- Employment Verification: Verify the applicant’s employment status, income stability, and ability to meet the financial obligations of the lease agreement.
- Rental History: Contact previous landlords or property managers to obtain references and gather information about the applicant’s rental history. This includes evaluating their adherence to lease terms, payment punctuality, and overall reliability as a tenant.
- Income Verification: Request proof of income, such as recent pay stubs or tax returns, to assess the applicant’s ability to afford the rental property.
- Eviction Records: Check for any eviction records or legal disputes related to previous tenancies. This can help identify applicants who may pose a higher risk of potential eviction or lease violations.
One of the most important things to remember when creating your lease and tenant screening process is to adhere to all relevant laws. This includes federal Fair Housing laws and state and local laws that affect tenant and landlord rights. Ensure that all aspects of your tenant screening process comply with fair housing regulations to avoid discrimination based on race, religion, gender, national origin, or other protected classes.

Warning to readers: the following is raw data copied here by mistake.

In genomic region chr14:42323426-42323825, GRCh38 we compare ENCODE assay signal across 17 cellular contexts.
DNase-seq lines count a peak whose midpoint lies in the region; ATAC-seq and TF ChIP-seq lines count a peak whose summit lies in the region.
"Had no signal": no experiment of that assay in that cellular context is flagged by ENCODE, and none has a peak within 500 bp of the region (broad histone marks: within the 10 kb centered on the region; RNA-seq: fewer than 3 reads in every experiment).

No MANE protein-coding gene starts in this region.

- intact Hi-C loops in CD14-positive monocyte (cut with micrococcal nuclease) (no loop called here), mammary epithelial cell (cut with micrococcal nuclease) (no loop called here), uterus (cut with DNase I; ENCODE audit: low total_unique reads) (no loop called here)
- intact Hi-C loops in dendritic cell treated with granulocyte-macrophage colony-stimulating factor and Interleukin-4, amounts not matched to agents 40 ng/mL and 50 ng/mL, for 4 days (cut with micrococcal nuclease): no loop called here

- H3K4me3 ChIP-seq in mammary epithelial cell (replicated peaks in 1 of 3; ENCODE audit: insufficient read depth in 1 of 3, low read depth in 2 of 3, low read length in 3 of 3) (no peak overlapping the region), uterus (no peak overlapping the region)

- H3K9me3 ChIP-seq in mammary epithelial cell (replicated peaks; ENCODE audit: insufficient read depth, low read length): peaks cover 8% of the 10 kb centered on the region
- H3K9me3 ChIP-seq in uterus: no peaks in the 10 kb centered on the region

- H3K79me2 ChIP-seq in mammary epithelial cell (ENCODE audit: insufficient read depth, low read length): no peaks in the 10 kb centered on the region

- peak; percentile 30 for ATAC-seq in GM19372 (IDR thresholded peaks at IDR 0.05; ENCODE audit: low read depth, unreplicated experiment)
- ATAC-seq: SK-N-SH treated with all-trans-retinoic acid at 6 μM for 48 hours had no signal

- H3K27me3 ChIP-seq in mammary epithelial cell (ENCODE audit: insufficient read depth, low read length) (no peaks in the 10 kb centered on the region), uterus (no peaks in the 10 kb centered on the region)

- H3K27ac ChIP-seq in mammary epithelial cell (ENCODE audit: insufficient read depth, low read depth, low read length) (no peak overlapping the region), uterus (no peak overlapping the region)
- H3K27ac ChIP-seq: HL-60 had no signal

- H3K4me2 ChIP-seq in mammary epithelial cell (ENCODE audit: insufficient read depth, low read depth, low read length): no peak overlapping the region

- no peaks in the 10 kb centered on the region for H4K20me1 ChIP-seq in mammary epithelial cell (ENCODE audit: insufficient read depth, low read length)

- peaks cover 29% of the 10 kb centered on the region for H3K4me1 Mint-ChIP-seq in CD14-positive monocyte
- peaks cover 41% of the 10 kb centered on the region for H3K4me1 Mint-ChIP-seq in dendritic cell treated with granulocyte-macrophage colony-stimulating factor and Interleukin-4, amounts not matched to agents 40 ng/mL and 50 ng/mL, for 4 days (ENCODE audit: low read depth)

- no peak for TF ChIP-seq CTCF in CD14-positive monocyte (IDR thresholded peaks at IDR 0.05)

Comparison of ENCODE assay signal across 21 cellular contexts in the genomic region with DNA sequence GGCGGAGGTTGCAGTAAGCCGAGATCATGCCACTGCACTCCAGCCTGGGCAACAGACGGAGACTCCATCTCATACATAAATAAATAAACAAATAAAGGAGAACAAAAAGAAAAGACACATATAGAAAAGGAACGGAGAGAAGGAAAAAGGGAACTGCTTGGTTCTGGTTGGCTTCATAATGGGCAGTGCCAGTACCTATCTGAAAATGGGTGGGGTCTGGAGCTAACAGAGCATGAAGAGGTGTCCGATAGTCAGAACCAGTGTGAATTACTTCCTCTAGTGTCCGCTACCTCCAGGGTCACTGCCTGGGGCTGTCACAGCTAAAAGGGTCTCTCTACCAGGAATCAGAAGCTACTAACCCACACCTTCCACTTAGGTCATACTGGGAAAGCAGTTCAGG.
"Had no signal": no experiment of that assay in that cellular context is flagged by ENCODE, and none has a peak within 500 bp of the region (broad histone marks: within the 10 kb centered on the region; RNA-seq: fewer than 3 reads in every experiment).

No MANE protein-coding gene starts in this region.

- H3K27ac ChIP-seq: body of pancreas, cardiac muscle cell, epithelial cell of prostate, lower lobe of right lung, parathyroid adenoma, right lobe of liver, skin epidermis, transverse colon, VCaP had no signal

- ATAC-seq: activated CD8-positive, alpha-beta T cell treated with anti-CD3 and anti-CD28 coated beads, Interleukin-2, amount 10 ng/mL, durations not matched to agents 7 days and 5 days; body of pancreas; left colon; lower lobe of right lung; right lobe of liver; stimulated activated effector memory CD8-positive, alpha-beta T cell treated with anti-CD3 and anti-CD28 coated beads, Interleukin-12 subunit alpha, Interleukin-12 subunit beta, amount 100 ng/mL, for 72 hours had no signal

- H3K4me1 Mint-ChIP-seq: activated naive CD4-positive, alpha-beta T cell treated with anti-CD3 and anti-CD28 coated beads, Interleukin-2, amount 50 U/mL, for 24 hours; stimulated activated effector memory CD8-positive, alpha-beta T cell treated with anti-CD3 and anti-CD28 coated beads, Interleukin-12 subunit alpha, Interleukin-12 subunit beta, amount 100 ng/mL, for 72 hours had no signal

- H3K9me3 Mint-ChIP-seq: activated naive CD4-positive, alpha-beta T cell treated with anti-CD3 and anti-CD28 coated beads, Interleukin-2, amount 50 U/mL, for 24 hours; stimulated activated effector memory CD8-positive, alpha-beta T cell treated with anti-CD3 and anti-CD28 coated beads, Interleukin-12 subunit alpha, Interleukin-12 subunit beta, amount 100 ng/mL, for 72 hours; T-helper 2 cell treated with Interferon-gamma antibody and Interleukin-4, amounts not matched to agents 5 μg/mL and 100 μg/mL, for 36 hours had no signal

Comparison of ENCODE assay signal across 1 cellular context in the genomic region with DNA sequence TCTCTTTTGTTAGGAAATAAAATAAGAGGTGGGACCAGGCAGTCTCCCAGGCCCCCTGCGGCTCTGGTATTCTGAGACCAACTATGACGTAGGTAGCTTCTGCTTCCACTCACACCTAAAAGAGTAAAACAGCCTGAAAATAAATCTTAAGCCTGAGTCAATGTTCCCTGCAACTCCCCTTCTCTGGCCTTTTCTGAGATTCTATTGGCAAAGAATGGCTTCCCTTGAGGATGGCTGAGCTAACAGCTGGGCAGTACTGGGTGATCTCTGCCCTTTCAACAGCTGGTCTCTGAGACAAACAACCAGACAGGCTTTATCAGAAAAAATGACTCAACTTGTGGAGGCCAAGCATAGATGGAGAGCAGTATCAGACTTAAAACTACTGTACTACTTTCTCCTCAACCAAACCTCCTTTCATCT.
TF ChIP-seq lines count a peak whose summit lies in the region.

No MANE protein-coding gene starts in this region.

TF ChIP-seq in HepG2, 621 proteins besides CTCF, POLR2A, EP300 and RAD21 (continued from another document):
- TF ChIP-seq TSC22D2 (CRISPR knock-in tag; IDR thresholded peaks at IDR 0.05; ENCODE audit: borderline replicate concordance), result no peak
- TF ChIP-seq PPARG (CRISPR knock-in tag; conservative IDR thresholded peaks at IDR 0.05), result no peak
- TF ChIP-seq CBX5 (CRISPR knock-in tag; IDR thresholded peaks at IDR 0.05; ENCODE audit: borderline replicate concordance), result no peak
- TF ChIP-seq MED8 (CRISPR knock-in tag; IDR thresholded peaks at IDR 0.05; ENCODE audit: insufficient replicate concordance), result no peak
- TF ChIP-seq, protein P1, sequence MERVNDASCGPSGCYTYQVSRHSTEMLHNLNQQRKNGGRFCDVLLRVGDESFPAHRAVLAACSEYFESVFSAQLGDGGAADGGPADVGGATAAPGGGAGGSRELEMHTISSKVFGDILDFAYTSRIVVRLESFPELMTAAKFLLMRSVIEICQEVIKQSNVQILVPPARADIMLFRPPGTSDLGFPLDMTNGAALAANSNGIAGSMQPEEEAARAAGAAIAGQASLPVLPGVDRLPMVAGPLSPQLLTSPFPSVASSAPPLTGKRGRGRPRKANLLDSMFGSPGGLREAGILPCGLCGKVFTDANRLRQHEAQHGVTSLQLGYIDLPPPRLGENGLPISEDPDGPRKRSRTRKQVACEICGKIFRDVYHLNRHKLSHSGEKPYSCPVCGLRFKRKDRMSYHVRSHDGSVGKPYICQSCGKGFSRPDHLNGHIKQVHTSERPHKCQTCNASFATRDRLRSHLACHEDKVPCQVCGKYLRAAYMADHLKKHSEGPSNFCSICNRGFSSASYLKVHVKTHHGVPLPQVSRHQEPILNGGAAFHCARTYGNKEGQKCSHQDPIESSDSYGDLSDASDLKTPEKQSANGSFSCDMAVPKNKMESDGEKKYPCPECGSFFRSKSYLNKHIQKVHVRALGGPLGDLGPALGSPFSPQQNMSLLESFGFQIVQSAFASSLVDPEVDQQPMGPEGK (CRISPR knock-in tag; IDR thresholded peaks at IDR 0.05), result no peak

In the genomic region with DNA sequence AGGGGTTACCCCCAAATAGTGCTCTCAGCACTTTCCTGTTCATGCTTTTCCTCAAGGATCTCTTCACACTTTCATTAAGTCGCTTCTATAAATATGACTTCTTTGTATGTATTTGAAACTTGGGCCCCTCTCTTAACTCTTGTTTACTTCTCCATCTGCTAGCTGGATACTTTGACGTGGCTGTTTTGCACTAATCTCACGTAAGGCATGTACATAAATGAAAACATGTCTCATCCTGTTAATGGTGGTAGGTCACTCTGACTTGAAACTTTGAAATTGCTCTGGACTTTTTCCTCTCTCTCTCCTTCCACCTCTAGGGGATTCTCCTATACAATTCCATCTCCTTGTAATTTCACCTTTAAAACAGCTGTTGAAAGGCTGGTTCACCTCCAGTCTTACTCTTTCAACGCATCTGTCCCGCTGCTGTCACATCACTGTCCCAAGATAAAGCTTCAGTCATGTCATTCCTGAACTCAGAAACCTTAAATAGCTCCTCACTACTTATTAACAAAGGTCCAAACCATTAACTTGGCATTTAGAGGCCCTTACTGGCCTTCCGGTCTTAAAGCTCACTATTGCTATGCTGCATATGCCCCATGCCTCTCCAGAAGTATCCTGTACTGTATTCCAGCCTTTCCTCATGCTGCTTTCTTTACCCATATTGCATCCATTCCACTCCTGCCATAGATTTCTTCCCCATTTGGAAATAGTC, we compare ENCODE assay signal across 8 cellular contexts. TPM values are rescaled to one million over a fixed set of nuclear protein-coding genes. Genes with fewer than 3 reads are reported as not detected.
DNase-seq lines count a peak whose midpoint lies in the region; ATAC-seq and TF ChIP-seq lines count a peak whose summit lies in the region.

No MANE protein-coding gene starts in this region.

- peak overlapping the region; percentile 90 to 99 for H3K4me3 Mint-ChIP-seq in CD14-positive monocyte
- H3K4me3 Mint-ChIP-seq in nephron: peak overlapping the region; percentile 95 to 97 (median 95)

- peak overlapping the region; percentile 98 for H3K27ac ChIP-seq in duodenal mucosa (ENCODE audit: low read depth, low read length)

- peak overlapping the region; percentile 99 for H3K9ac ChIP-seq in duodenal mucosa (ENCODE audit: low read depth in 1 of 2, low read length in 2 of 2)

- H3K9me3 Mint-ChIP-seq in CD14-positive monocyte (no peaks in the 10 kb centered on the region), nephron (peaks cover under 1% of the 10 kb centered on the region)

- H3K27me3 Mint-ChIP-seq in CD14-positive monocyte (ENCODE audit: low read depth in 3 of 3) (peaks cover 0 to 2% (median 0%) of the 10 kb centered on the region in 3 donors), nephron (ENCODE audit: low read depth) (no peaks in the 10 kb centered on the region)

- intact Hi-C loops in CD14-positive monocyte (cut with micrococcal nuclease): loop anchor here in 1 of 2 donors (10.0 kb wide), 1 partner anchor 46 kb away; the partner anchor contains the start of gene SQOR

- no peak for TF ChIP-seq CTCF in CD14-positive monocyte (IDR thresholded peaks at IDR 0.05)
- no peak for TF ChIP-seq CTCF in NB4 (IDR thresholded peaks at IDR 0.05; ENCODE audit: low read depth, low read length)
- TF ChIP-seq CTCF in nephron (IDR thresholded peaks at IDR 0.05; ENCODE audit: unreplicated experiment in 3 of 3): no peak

Lastly, apply the same screening criteria and process to all applicants to maintain fairness and avoid potential legal issues related to discrimination.
Attracting Good Tenants
First, focus on marketing your property. Showcase the unique features and amenities of the apartment complex via professional photography and engaging property descriptions. Highlight attractive community amenities such as fitness centers, swimming pools, or workspaces to capture the attention of potential tenants. You should always leverage social media and listing websites to reach a wider audience and maximize exposure, too!